SAN ANTONIO — The COVID-19 risk level remains in the "low" threshold Tuesday amid a slight increase in infections for the San Antonio area.
Three times in the last five days Metro Health has tallied a daily new-case count in the triple-digits, after recording no totals of at least 100 new coronavirus cases since March 29. Another 94 new diagnoses were recorded Tuesday, bringing the seven-day case average up to 105; on Monday the figure reached 100 for the first time in over a month.
The small uptick could be attributed to the massive in-person crowds that converged at San Antonio's recently concluded Fiesta celebration, but recent new-case totals are still miniscule compared to the average of 4,771 daily infections reported in January. April has brought an average of 81 so far, after 90 in March and 935 in February.
Hospitalizations haven't seen a parallel rise. On Tuesday there were 51 patients battling COVID-19 symptoms in Bexar County hospitals; Monday is the only other time in 2022 that that number has been lower. Local hospitalizations have fallen by 87% since the start of the year.
Of those 51 patients, 16 are in intensive care and eight are using ventilators to help them breathe.
More than 536,000 county residents have been diagnosed with COVID-19 while 5,319 have died from virus complications.
How Bexar County is trending
Vaccine Progress in Bexar County
The following numbers are provided by San Antonio Metro Health. A full breakdown can be found here.
- 1.44 million eligible Bexar County residents are fully vaccinated as of Monday, April 11.
- More than 501,000 eligible Bexar County residents have received their COVID-19 booster shot, as of Monday, April 11.
The CDC states that "when a high percentage of the community is immune to a disease (through vaccination and/or prior illness)," that community will have reached herd immunity, "making the spread of this disease from person to person unlikely."
The City of San Antonio breaks down the vaccination rates by zip code on Metro Health's Vaccination Statistics page.
Coronavirus in Texas
The total number of coronavirus cases in the state since the pandemic began grew by 3,119 on Tuesday, according to the Texas Department of State Health Services. That total includes 1,949 new confirmed cases and 1,170 new probable cases. More details can be found on this page.
Tuesday's figures bring the total number of Texans diagnosed with COVID-19 to more than 6.712 million.
An additional 28 Texans have died from virus complications, meanwhile, raising the statewide death toll to 86,396.
The symptoms of coronavirus can be similar to the flu or a bad cold. Symptoms include fever or chills, cough, shortness of breath or difficulty breathing, fatigue, muscle or body aches, headache, new loss of taste or smell sore throat, congestion or runny nose, nausea or vomiting, and diarrhea, according to the Centers for Disease Control.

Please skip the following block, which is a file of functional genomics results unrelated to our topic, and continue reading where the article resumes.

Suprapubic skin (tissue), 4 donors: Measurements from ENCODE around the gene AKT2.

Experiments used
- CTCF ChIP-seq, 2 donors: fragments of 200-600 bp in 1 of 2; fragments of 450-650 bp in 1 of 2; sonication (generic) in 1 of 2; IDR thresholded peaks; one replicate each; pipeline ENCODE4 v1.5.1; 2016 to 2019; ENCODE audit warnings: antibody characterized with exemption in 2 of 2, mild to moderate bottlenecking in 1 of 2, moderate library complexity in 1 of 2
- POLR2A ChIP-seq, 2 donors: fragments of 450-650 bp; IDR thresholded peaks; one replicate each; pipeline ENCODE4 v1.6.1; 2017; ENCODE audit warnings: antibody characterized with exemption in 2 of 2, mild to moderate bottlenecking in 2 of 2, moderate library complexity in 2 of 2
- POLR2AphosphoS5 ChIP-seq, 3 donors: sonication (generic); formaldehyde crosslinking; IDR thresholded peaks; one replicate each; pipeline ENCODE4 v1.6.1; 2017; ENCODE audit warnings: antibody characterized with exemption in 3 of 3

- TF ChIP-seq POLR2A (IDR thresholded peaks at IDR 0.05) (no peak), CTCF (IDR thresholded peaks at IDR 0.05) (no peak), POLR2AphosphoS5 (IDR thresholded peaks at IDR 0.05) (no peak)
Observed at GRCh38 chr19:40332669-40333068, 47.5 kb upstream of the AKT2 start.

Most healthy people will have mild symptoms. A study of more than 72,000 patients by the Centers for Disease Control in China showed 80 percent of the cases there were mild.
But infections can cause pneumonia, severe acute respiratory syndrome, kidney failure, and even death, according to the World Health Organization. Older people with underlying health conditions are most at risk.
Experts determined there was consistent evidence these conditions increase a person's risk, regardless of age:
- Chronic kidney disease
- COPD (chronic obstructive pulmonary disease)
- Obesity (BMI of 30 or higher)
- Immunocompromised state (weakened immune system) from solid organ transplant
- Serious heart conditions, such as heart failure, coronary artery disease, or cardiomyopathies
- Sickle cell disease
- Type 2 diabetes
- The CDC believes symptoms may appear anywhere from two to 14 days after being exposed.
Human coronaviruses are usually spread...
- Between people who are in close contact with one another (within about 6 feet).
- Through respiratory droplets produced when an infected person coughs, sneezes or talks. These droplets can land in the mouths or noses of people who are nearby or possibly be inhaled into the lungs.
- Some recent studies have suggested that COVID-19 may be spread by people who are not showing symptoms.
Help stop the spread of coronavirus
- Stay home when you are sick.
- Eat and sleep separately from your family members
- Use different utensils and dishes
- Cover your cough or sneeze with your arm, not your hand.
- If you use a tissue, throw it in the trash.
Find a Testing Location
City officials recommend getting a COVID-19 test if you experience fever or chills, cough, shortness of breath or difficulty breathing, fatigue, muscle or body aches, headache, new loss of taste or smell, sore throat, congestion or runny nose, nausea or vomiting, or diarrhea.
Here's a Testing Sites Locator to help you find the testing location closest to you in San Antonio.
Latest Coronavirus Headlines
- Moderna announces step toward updating COVID shots for fall
- How many unruly airline passenger incidents were related to face masks?
- VIA will no longer require masks on city buses after federal mandate lifted
- Lyft, Uber make big changes to COVID-19 mask policies
- San Antonio International Airport officials, travelers, and airlines react to mask mandate being voided
- Bexar County Jail reports zero COVID cases for the first time since pandemic began
- 1st breath test for COVID-19 gets FDA OK
- 'Keep our guard up': COVID cases rising in US after 2-month decline